November 2, 2016
November 2, 2016
Horseracing may be known as the sport of kings, but it also attracts more than its fair share of attention from scoundrels.
A motley crew of jockeys, trainers, racehorse owners and bettors have all, at times, come up with inventive, and sometimes ludicrous, attempts to earn a quick buck off horseracing. Many of them have been caught red-handed too.
Here’s our pick of the biggest racing scandals in history.
No history of racing scandals would be complete without a mention of 1984’s Fine Cotton Affair. It wasn’t the biggest ring-in scandal in history, but it was definitely one of the most inept.
A betting syndicate headed by bloodstock agent, John Gillespie, attempted to substitute a horse of superior ability for a mediocre Australian racehorse by the name of Fine Cotton.
The syndicate’s plan started to crumble shortly after they got hold of a suitable looking “ringer” called Dancing Solitaire. The horse promptly fell ill.
Not to be deterred, Fine Cotton’s connections decided to replace Dancing Solitaire with a horse called Bold Personality. The fact that Bold Personality had different markings and coat colour to Fine Cotton didn’t put them off their plan either.
They responded to this challenge by attempting to dye Bold Personality a different colour using regular hair dye. When that failed, they settled for recreating Fine Cotton’s markings with paint.
Then they proceeded to put so much money behind “Fine Cotton” that the horse’s odds dropped from 33/1 to 7/2. This alone aroused the suspicion of race stewards.
Fine Cotton’s substitute proceeded to win the race by a narrow margin. Shortly thereafter, the paint began to drip off his coat. At this point, his trainer decided to flee the racecourse.
Six members of the betting syndicate responsible for the duplicity ended up copping lifelong bans from Queensland racing.
However, Gillespie later claimed that the scam had worked perfectly. According to the disgraced bloodstock agent, the syndicate had expected Fine Cotton to be disqualified. They had therefore put a big bet on the horse who was handed the victory when Fine Cotton was found out and disqualified.
Not all attempts to defraud racing are as amateur as the one involving Fine Cotton. One complex scam, which was foiled only at the last minute, was cooked up by a computer programmer, Chris Harne.
Harne worked for Autotote, which handles the majority of racing wagers in North America. In the course of his work, he picked up a number of potentially profitable vulnerabilities in the Autotote computer system.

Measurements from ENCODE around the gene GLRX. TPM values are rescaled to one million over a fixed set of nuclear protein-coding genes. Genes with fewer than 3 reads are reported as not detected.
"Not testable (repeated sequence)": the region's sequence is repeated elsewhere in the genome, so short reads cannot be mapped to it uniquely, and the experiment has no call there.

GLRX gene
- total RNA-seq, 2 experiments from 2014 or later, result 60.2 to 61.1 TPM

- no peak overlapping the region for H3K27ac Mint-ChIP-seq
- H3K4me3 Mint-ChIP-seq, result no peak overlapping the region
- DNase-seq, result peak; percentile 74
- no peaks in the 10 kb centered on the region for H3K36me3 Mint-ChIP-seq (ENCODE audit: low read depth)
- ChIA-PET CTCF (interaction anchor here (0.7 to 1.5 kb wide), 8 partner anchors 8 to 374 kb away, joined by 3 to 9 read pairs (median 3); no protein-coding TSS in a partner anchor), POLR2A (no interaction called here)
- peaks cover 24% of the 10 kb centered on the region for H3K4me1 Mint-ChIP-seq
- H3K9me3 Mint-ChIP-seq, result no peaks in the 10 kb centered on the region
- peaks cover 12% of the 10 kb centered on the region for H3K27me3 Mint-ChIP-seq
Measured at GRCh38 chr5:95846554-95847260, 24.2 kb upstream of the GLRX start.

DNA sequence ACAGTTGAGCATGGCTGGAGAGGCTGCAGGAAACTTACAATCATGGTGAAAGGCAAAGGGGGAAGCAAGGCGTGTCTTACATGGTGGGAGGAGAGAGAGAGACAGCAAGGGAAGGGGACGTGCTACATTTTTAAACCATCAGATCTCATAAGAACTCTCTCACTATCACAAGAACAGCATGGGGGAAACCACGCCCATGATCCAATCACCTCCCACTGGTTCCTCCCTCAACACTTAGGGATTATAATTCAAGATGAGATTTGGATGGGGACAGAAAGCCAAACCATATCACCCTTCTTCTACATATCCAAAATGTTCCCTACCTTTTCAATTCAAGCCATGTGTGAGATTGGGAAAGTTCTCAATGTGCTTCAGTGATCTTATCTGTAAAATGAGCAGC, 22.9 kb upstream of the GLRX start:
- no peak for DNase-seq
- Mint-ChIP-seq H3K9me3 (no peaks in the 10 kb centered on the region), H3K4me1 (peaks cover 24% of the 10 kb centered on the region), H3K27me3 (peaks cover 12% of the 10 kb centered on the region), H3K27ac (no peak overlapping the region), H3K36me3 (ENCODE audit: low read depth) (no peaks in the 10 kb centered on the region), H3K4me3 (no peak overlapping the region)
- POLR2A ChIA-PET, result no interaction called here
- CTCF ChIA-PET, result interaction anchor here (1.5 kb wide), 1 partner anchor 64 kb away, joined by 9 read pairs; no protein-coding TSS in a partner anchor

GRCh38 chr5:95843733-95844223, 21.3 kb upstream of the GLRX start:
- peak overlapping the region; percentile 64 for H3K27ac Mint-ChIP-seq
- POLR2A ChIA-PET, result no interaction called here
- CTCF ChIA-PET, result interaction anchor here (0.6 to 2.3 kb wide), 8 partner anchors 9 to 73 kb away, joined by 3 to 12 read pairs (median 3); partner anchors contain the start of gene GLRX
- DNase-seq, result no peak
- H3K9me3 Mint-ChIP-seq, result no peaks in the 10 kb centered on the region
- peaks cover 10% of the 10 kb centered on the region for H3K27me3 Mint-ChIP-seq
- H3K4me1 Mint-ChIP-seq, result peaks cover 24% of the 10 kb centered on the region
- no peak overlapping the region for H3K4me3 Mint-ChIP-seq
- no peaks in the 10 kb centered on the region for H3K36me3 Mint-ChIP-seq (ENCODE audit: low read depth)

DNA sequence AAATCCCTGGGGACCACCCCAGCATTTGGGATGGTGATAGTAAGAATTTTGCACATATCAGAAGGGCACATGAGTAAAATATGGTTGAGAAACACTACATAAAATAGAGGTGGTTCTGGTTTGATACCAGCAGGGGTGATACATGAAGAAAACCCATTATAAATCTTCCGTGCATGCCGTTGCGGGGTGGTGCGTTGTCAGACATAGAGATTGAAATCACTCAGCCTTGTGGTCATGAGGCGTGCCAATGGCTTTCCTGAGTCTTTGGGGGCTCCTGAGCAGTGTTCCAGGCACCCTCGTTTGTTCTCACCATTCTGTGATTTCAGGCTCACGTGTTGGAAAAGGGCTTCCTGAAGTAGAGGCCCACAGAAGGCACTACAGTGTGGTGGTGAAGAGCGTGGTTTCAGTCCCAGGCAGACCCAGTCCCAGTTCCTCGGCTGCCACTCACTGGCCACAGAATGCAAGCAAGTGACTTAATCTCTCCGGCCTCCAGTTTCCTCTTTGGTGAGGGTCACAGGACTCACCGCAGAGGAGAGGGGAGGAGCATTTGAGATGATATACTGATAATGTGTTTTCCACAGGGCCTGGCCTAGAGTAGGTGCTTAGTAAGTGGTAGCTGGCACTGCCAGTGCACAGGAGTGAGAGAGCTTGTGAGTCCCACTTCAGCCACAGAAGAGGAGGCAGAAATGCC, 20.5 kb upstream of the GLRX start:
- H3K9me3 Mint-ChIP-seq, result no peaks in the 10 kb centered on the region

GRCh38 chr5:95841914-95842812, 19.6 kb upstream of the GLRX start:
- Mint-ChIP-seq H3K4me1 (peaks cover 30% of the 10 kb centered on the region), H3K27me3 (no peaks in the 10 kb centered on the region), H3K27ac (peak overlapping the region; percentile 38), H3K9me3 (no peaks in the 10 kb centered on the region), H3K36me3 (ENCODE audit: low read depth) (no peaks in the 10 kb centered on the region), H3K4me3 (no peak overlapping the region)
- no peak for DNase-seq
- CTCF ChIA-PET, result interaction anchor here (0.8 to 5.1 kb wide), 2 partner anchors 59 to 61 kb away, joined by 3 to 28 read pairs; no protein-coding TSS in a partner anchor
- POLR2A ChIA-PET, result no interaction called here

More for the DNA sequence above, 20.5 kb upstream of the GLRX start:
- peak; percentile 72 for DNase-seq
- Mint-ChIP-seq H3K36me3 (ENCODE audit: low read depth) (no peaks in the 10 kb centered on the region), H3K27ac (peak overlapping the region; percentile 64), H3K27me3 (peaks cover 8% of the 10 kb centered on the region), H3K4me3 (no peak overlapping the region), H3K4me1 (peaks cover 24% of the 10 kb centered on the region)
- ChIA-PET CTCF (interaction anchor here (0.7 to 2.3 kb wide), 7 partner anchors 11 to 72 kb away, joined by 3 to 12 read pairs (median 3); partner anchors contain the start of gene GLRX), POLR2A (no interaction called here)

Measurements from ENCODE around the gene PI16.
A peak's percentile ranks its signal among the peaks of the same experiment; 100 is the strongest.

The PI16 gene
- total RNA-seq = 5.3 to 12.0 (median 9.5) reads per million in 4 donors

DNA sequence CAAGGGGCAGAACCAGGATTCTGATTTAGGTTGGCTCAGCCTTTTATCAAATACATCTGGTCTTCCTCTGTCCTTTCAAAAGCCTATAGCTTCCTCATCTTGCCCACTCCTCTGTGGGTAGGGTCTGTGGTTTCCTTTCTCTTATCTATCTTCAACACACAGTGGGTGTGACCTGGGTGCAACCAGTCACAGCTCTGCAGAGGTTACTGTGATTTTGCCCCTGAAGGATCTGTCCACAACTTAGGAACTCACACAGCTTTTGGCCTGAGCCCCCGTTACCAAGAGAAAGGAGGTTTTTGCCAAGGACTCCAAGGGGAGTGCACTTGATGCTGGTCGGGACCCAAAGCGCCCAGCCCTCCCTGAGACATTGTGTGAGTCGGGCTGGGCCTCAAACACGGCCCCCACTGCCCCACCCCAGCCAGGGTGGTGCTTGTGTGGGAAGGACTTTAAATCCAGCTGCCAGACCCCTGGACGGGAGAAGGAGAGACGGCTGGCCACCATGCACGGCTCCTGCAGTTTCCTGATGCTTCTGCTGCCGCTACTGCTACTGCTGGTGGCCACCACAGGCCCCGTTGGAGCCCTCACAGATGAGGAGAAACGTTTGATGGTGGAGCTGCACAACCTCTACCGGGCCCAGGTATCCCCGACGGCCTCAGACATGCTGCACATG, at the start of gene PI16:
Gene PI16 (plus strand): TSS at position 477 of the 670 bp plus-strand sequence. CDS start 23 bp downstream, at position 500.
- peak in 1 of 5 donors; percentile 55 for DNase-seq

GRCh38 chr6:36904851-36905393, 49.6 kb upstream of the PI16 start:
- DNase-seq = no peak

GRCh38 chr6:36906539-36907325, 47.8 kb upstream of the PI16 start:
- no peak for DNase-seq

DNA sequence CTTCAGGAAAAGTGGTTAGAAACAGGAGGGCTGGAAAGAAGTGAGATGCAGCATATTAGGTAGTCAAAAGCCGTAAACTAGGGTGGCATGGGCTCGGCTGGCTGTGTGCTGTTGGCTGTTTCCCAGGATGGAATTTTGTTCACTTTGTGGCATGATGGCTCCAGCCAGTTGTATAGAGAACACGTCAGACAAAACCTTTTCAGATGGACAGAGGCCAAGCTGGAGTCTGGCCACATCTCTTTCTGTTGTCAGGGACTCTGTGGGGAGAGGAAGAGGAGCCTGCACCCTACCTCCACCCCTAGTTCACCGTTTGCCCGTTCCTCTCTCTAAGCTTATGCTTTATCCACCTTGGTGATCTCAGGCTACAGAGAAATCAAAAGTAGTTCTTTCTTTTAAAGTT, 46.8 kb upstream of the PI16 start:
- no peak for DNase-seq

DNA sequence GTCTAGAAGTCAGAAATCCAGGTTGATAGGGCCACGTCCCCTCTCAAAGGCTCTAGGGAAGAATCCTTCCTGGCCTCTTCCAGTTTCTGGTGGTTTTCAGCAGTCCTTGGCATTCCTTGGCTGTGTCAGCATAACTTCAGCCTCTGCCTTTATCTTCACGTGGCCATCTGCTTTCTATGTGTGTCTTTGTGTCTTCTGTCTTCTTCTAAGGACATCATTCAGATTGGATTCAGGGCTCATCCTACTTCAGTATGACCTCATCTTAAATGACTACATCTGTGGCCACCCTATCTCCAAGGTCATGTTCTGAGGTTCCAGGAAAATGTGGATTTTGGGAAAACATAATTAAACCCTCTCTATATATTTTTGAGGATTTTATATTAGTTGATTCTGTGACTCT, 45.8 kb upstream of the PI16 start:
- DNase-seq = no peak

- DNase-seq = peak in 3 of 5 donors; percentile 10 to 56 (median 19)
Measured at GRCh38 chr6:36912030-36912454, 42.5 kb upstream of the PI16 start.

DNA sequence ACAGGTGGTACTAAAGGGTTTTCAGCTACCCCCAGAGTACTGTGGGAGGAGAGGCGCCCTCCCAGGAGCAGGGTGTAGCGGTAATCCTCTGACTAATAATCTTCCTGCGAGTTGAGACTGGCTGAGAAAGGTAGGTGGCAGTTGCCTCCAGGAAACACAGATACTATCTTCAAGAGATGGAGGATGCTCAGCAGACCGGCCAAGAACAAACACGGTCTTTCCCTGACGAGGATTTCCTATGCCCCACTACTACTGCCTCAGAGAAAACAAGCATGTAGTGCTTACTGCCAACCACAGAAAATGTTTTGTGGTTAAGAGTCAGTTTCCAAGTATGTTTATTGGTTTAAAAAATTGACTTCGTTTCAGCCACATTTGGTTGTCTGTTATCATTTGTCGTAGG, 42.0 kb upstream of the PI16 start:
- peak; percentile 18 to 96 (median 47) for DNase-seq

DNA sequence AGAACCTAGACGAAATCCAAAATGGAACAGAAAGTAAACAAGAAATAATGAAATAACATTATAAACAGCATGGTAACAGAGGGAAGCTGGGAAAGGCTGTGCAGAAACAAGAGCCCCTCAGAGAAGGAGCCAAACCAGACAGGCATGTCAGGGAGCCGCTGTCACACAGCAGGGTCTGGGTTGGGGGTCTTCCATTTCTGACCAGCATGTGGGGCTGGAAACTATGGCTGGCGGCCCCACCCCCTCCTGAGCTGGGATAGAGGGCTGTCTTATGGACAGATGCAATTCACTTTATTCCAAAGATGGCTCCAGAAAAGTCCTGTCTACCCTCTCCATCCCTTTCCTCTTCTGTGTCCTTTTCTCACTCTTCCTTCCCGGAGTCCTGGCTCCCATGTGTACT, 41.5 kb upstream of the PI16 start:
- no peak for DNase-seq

Initially Harne focused on cashing in on tickets that had not been claimed by winning punters, which he realized he could re-print and claim at the racetrack.
To avoid detection, he recruited two university friends to cash re-printed tickets at racetracks around the United States. The trick worked, but Harne realized he and his friends would eventually be caught, given the large volume of winning tickets they were cashing in.
Harne soon unearthed an even bigger vulnerability in the Autotote system. He realized he could edit earlier selections for Pick 4 and Pick 6 wagers that had already been placed, provided he made the edits with two races left to go on bet. He could then back all the remaining horses in the two remaining races in the accumulator, guaranteeing a large payout.
Harne and his accomplices gave this scam a couple of successful dry runs before setting their sights on the Breeders Cup Pick 6.
Shortly before the Breeders Cup, the three conspirators placed Pick 6 bets on six high-profile races at the meeting. On race day, Harne went into his office, and after the fourth race, changed all the bets on his Pick 6 to winners. He then bet on all the horses in the remaining two races.
The plot worked, and the Pick 6 ticket generated over $3.1 million in winnings. However, the final race on the ticket, the Breeders’ Cup Classic, was won by 43/1 outsider, Volponi.
This win was so unexpected that Harne and his conspirators emerged as the only holders of a winning Pick 6 ticket. Needless to say, this attracted attention from authorities, who soon noticed that the winning ticket featured only one selection for the first four races, and then selected multiple horses for the remaining two.
The nature of the scam quickly came to light. Suspecting an inside job, investigators uncovered the connections between the conspirators, as well as Harne’s position at Autotote.
Under pressure from authorities, two of the conspirators confessed to the scam, and all three ended up serving time in jail, without seeing a cent of their winnings.
The UK’s most notorious ringer scam took place in a race at Leicester in 1982. The cast of this scandal included a gelding by the name of Flockton Grey, his owner Ken Richardson and an out-of-luck trainer, Stephen Wiles.
Richardson and Wiles hatched a plot to run a more accomplished three-year-old in place of Flockton Grey in a race for two-year-olds.
Good Hand, a horse previously owned by Richardson, was selected to substitute Flockton Grey and the two moved ahead with their plan. The next step in the plot involved placing £20,000 in bets on the 10/1 Flockton Grey at various betting shops.